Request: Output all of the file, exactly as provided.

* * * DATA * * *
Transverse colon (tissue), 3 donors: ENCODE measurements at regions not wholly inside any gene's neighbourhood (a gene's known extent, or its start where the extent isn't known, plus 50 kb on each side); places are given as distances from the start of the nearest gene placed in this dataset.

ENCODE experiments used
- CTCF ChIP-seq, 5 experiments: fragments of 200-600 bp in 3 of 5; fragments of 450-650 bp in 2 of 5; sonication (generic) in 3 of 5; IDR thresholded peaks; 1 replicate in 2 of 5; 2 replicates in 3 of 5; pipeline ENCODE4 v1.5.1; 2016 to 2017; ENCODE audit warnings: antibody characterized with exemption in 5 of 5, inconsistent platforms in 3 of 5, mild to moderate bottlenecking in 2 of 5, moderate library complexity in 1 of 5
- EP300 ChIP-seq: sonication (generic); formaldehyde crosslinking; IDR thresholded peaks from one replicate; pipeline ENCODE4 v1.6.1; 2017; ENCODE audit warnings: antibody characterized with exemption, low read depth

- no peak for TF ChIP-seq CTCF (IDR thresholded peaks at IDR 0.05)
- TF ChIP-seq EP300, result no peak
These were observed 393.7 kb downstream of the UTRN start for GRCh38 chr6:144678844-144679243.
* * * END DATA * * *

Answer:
Transverse colon (tissue), 3 donors: ENCODE measurements at regions not wholly inside any gene's neighbourhood (a gene's known extent, or its start where the extent isn't known, plus 50 kb on each side); places are given as distances from the start of the nearest gene placed in this dataset.

ENCODE experiments used
- CTCF ChIP-seq, 5 experiments: fragments of 200-600 bp in 3 of 5; fragments of 450-650 bp in 2 of 5; sonication (generic) in 3 of 5; IDR thresholded peaks; 1 replicate in 2 of 5; 2 replicates in 3 of 5; pipeline ENCODE4 v1.5.1; 2016 to 2017; ENCODE audit warnings: antibody characterized with exemption in 5 of 5, inconsistent platforms in 3 of 5, mild to moderate bottlenecking in 2 of 5, moderate library complexity in 1 of 5
- EP300 ChIP-seq: sonication (generic); formaldehyde crosslinking; IDR thresholded peaks from one replicate; pipeline ENCODE4 v1.6.1; 2017; ENCODE audit warnings: antibody characterized with exemption, low read depth

- no peak for TF ChIP-seq CTCF (IDR thresholded peaks at IDR 0.05)
- TF ChIP-seq EP300, result no peak
These were observed 393.7 kb downstream of the UTRN start for GRCh38 chr6:144678844-144679243.